Harry Brook admits he is learning on the job due to lack of 50-over experience
England’s World Cup bolter Harry Brook admits he is still trying to “figure out the format” after being asked to fill a Ben Stokes-shaped gap in the one-day side.
Just six weeks ago Brook was making plans to watch the tournament from home after being left out of the provisional squad, but things have moved fast since then.
He replaced Jason Roy just before the deadline after an eye-catching response to being left out and, when Stokes suffered a hip injury shortly after arriving in India, Brook found himself promoted from reserve batter to first-choice for games against New Zealand and Bangladesh.
Stokes looks set to miss out again on Sunday, when they face Jonathan Trott’s Afghanistan in Delhi, but was running more freely in training at the Arun Jaitley Stadium two days out.
That would give Brook another chance to make the most of his unexpected opportunity in a version of the game that has taken a back seat in the Yorkshire batter’s formative years.
Already a rising star in the Test arena and a T20 world champion, he has played a grand total of 23 List A fixtures, with eight of those on the international stage.
With the advent of The Hundred relegating the Metro Bank Cup’s status, he is representative of a generation of upcoming English talent with limited 50-over experience and finds himself in the unusual position of learning the ropes at the highest possible level.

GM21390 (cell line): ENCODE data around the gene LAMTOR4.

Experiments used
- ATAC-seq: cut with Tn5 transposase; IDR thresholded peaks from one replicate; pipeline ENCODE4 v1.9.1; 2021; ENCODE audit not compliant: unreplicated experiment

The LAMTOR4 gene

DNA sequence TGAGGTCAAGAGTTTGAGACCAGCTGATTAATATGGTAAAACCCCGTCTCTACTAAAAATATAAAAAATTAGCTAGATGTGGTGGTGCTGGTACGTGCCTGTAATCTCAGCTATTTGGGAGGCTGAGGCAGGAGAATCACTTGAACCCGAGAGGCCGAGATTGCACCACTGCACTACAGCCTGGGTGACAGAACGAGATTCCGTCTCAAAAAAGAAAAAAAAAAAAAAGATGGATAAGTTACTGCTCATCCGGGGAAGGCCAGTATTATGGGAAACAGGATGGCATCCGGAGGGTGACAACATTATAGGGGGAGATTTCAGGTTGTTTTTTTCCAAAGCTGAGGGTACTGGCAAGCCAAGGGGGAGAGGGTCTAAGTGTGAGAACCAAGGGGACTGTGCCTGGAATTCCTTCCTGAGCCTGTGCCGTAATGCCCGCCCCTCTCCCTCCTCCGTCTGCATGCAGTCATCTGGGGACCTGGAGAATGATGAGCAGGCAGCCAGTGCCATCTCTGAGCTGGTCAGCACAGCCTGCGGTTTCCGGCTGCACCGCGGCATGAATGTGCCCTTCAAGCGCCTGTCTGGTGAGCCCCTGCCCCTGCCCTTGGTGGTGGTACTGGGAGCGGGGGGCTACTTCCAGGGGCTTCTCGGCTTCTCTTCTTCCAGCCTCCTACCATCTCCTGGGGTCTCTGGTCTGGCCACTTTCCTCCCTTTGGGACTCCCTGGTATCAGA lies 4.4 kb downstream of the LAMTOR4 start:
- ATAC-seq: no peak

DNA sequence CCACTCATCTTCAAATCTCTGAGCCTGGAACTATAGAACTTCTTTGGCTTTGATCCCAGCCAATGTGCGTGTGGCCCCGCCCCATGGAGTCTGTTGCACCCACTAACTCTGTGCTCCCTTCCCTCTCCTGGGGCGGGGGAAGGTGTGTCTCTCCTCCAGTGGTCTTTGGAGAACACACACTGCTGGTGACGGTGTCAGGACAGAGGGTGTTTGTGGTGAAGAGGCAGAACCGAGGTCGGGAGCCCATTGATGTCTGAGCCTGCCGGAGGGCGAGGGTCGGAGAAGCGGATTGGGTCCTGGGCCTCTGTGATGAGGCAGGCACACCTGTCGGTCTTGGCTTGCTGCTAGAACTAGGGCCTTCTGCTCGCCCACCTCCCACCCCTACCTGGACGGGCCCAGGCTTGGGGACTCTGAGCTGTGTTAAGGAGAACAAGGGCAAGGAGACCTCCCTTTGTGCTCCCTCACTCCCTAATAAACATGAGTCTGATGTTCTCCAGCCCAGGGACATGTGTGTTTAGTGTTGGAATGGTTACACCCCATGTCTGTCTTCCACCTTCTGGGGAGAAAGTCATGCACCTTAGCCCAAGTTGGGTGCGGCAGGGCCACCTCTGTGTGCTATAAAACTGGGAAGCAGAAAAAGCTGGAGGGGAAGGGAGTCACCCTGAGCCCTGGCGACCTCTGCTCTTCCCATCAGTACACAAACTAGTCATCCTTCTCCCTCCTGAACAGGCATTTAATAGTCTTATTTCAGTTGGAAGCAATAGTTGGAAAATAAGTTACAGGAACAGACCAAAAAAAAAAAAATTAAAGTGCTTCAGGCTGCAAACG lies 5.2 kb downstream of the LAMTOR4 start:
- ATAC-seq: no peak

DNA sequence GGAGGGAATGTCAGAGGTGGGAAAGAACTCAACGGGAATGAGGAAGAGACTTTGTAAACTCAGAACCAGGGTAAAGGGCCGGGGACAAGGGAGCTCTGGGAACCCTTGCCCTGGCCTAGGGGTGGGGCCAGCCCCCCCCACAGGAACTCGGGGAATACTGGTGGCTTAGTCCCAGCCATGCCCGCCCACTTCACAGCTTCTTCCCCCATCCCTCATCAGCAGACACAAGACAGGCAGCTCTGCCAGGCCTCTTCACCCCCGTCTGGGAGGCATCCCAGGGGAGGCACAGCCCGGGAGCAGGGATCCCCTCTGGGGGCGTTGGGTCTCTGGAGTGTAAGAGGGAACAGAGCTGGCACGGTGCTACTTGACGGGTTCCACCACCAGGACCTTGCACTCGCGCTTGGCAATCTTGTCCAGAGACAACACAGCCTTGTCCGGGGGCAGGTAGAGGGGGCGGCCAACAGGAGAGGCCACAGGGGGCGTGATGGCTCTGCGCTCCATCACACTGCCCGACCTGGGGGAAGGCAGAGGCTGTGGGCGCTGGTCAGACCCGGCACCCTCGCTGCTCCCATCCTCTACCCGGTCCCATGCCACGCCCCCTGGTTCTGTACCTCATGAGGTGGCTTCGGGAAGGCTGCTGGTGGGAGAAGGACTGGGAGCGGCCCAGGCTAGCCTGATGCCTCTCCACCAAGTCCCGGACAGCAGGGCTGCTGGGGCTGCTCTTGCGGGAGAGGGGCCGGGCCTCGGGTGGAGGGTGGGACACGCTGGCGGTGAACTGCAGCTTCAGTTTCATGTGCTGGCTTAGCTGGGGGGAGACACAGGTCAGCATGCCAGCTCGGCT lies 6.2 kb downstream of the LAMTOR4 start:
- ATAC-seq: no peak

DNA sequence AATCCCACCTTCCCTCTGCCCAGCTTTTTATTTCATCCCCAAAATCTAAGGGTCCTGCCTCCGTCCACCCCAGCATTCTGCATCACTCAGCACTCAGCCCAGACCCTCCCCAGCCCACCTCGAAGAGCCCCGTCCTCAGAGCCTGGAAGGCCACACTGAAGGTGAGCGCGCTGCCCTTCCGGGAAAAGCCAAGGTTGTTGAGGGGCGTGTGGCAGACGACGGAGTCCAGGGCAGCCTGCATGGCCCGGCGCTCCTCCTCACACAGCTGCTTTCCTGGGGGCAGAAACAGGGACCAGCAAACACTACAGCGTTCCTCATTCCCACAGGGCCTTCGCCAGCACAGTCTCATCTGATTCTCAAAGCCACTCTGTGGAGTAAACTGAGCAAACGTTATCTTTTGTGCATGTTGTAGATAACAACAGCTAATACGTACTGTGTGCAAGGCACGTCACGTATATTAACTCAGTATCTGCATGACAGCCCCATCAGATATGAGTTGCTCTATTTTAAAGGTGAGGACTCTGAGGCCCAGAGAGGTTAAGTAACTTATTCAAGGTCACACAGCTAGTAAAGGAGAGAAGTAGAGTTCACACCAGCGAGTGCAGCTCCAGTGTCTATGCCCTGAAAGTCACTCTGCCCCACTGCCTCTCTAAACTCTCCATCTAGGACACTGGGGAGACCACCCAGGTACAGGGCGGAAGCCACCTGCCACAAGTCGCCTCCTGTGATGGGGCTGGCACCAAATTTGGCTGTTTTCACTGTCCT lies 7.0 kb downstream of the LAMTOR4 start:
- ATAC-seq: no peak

“I’m very inexperienced in this format. It does make a big difference having not played it, I think,” he said.
“Hopefully I can pick it up fairly quickly after the last couple of games and, if I get another go, then try and make a big score.
“You’ve just got to try to construct an innings better than I have done in the games I’ve played, just keep on trying to learn and figure out the format.”
Brook has made bright starts in both Ahmedabad and Dharamshala only to be dismissed for 25 and 20.
The numbers tell a story – with his 45 runs comprising 34 in boundaries and coming off just 31 balls. In a side famed for its relentless commitment to attack, there is a suspicion that the 24-year-old may have gone too hard, too soon.
“Everybody’s just said ‘you’ve got a lot more time than you think’,” he said.
“It’s almost approaching the start of your innings like a Test match and then, the longer you’re in, the easier it gets and the less the ball’s moving around.
“I’ve played so much T20 cricket over the last couple of years, if you see a ball go above your eyeline your eyes light up and you want to smack it. But I’ll just give myself a bit more time and make a big one soon.”
England are taking Stokes’ fitness on a day-by-day basis, but the next game against an in-form South Africa is likely to be a greater priority than Afghanistan. Either way, there is no question that a place awaits as soon as he gets a green light.
“Obviously Stokesy has to come back in. He’s one of the best players to ever play for England,” was Brook’s assessment. “Whether it’s me or someone else missing out, he’s 100 per cent coming back in the team.”
Chris Woakes was absent from Friday’s floodlit training session due to sickness, with Gus Atkinson and David Willey standing by.
The pacy Atkinson has an even thinner track record in 50-over cricket than Brook, playing just five times in the format and taking just six wickets, but has impressed England with his direct, attacking style and has the pace to trouble top batters.
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